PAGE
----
The Constitutional Prohibition on Religious Tests
Beck, Luke, Melbourne University Law Review
[Section 116 of the Australian Constitution sets out four important guarantees of religious freedom. The fourth clause of that section provides' that 'no religious test shall be required as a qualification for any office or public trust under the Commonwealth '. During the Convention Debates, the religious tests clause was described as being the least necessary clause ors 116 on the basis, first, that there were no remaining religious tests in the Australian colonies and, second, that it was outlandish to think that the Commonwealth would ever impose one. This article seeks to explore the meaning of the religious tests clause and refute those two suggestions. It seeks to show that at the time of Federation religious tests remained in the Australian colonies. It also seeks to show that the Commonwealth today, albeit unconstitutionally, requires' the satisfaction of religious tests for certain public positions.]
CONTENTS I Introduction II History A English History B American History C Australian History III What Is a Religious Test? IV The Nature of the Prohibition V What Is an Office and What Is a Public Trust? VI When Is an Office or Public Trust under the Commonwealth? VII Conclusion
On 2 March 1898, Edmund Barton told delegates to the Constitutional Convention at Melbourne that in the Australian colonies 'we have wiped out every religious test' (1) and that 'it is not possible' that a religious test for a position of public trust would ever be required by the Commonwealth for which the Convention was drafting a constitution. (2) On both counts, the man who would become Australia's first Prime Minister and one of the first judges of the High Court of Australia was wrong. Not every religious test had been wiped out and the Commonwealth would in fact go on to require religious tests for public offices and positions of public trust. It still does.
Barton made his bold claims in the context of arguing against the need for the provision that became s 116 of the Constitution. The final clause of that provision, which may be conveniently called the religious tests clause, provides: 'and no religious test shall be required as a qualification for any office or public trust under the Commonwealth.' The provision echoes a similarly worded clause in the United States Constitution (3) and was directed at a mischief that had a long and disreputable history.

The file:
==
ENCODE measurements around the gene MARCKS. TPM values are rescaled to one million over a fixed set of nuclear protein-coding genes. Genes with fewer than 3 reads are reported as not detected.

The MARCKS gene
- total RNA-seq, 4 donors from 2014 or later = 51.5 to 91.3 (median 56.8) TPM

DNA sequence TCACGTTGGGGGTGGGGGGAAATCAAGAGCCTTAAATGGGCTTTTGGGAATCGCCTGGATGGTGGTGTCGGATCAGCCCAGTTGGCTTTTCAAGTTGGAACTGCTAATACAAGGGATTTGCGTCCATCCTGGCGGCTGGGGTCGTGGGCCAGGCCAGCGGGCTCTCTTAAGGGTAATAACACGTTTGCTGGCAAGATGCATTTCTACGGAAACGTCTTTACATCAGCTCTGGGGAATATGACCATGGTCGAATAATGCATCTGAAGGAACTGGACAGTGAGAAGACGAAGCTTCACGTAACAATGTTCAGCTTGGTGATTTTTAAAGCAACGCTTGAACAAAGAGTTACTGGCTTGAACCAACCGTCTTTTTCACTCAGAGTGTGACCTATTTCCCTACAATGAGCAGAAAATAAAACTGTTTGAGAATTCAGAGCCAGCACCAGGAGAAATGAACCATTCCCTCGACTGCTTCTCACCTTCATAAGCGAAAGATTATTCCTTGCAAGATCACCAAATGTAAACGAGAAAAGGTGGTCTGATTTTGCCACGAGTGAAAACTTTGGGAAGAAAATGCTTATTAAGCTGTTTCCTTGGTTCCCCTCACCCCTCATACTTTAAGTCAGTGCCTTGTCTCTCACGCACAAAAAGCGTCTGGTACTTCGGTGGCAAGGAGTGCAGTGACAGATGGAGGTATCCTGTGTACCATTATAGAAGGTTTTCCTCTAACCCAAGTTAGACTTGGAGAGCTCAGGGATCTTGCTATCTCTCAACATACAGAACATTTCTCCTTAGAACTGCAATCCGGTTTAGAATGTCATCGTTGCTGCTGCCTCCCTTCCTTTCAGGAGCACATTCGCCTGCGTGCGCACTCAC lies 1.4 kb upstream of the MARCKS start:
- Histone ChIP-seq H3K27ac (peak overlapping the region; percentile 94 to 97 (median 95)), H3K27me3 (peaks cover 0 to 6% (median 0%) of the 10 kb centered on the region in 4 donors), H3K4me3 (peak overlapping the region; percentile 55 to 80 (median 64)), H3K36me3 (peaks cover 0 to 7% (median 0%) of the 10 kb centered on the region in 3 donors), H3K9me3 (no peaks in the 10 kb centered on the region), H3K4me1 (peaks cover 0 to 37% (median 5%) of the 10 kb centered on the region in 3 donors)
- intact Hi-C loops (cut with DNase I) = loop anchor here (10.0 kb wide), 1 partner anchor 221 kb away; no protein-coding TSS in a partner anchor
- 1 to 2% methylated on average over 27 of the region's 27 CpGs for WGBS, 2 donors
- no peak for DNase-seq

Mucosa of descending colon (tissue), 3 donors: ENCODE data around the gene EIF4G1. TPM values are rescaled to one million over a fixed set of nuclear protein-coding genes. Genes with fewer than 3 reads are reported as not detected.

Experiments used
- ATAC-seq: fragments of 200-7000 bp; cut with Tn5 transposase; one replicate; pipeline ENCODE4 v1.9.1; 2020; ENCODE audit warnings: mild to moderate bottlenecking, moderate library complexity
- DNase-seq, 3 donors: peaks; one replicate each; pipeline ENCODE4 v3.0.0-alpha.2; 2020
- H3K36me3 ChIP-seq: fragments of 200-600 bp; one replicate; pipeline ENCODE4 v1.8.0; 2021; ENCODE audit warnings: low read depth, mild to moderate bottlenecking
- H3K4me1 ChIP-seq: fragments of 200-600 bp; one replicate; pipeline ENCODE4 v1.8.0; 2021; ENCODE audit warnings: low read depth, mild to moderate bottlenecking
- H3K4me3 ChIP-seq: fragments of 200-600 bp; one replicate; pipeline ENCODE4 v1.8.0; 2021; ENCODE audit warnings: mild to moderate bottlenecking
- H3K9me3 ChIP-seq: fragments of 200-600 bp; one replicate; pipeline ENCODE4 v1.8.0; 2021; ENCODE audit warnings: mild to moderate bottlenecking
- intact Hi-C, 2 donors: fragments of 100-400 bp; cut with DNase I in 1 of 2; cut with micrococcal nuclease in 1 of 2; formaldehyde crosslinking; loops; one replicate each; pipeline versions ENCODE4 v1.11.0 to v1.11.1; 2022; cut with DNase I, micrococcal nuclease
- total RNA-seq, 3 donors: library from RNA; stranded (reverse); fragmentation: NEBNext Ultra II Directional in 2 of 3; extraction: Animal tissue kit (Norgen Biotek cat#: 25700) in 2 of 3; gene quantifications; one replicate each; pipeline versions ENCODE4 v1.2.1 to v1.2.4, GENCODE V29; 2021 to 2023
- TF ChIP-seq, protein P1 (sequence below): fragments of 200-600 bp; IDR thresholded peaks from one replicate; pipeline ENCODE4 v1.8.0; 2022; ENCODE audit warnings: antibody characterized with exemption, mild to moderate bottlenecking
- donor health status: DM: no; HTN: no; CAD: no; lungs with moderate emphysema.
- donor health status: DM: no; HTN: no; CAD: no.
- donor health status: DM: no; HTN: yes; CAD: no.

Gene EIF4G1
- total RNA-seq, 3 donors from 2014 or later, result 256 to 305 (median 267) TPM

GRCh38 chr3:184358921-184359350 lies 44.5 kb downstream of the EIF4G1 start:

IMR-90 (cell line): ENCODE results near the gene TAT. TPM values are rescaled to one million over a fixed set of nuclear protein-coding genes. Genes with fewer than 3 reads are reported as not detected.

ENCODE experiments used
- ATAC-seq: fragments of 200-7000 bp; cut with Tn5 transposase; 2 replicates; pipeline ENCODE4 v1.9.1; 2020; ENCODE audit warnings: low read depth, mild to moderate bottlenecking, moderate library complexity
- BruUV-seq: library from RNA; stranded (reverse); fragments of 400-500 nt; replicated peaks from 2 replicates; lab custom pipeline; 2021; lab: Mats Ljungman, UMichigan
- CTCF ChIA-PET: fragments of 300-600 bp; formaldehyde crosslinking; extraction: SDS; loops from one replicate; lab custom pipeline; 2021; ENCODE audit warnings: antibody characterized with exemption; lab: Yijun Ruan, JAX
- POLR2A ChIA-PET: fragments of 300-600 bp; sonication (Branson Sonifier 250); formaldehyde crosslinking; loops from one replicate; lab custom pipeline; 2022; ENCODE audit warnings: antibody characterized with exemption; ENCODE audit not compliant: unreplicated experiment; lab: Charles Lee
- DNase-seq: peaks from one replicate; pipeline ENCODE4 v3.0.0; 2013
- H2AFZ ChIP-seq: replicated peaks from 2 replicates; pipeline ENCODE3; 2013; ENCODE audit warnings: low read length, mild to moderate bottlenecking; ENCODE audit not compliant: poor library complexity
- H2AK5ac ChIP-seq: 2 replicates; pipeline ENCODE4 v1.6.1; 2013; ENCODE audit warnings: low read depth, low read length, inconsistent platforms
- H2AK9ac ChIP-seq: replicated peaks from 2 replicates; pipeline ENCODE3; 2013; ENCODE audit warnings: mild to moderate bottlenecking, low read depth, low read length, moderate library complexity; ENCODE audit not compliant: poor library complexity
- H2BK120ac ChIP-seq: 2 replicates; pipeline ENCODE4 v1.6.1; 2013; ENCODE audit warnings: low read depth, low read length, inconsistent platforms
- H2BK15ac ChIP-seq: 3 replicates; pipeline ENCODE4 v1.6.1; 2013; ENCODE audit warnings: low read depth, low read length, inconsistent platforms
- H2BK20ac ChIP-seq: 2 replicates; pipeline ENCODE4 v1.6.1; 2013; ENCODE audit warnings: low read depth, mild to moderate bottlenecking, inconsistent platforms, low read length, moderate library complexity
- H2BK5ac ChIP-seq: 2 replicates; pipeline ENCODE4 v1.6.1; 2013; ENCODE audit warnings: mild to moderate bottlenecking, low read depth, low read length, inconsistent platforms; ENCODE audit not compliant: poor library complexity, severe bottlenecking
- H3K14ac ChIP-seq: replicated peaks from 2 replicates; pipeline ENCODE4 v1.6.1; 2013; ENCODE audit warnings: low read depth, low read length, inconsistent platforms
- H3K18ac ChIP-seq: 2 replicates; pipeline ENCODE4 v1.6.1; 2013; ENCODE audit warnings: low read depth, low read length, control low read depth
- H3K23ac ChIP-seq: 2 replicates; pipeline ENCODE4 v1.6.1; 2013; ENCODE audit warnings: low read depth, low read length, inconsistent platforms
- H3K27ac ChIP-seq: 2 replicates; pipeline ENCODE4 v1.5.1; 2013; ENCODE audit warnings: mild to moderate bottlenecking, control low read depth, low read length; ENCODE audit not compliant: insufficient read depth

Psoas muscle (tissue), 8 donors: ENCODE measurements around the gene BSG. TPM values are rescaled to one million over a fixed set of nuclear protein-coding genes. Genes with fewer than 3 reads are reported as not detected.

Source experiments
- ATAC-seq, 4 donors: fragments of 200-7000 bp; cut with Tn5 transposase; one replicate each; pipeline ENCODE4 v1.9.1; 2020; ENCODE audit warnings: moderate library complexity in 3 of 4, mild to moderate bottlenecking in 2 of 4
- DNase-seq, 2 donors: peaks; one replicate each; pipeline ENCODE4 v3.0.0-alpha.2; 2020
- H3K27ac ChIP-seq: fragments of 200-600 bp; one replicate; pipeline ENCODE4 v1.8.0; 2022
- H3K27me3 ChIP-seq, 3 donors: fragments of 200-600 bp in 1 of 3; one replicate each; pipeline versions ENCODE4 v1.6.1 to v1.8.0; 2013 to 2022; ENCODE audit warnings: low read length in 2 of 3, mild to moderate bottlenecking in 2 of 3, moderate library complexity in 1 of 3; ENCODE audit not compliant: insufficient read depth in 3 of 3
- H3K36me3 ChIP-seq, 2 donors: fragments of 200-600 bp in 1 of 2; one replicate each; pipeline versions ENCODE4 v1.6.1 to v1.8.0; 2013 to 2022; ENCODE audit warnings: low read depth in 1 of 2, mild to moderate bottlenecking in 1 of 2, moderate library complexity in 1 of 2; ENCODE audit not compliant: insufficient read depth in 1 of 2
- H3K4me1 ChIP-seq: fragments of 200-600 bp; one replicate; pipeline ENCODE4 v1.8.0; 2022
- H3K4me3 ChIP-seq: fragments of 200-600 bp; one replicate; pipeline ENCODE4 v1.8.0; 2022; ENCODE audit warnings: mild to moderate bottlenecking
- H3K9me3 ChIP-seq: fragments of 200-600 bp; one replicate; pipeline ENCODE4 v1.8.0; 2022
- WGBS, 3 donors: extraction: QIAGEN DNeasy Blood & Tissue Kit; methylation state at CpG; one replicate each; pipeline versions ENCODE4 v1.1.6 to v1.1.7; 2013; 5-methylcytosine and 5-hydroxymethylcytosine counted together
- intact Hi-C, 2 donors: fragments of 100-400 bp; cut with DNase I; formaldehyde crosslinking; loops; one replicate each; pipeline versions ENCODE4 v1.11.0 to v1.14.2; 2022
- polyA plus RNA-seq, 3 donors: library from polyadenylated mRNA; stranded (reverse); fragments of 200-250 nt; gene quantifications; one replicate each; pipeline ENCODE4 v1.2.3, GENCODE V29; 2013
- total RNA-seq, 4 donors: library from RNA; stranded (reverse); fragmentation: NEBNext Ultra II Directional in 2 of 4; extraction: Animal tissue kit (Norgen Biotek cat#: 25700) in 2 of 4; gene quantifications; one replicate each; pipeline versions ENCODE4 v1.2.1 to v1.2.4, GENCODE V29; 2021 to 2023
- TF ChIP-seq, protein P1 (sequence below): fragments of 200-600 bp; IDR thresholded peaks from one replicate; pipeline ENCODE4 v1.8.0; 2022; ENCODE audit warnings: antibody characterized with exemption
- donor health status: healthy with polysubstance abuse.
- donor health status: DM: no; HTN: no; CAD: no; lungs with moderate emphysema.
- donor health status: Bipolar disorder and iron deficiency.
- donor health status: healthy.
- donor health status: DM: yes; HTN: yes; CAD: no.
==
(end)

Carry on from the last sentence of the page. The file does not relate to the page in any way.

This article seeks to demonstrate why it is that Barton was wrong and, in the process, explore the meaning of the religious tests clause. It begins by noting the history of religious tests and considers how it is that constitutional prohibitions against them came about in the United States and Australia. It then provides a close analysis of each part of the religious tests clause in the Australian Constitution using two contemporary examples: the appointment of military chaplains and the requirement that the Speaker of the House of Representatives and the President of the Senate participate in religious practices. The analysis will show that the constitutional prohibition has been violated.
In the first judicial consideration of the religious tests clause, Fullagar J said that the provision 'was, of course, not enacted by men ignorant or unmindful of history'. (4) Understanding that history is essential to understanding the constitutional prohibition. The relevant history spans three continents and many centuries. As Fullagar J noted, that history includes the history of religious tests directed primarily against Catholics in England. (5) But, it also includes the American history of religious tests and the insertion into that country's Constitution of a provision almost identical to the prohibition on religious tests in s 116. There is also an Australian history of religious tests for positions of public trust and that history clearly shows that Barton's claim that all religious tests in Australia had been 'wiped out' by the time of Federation was wrong. …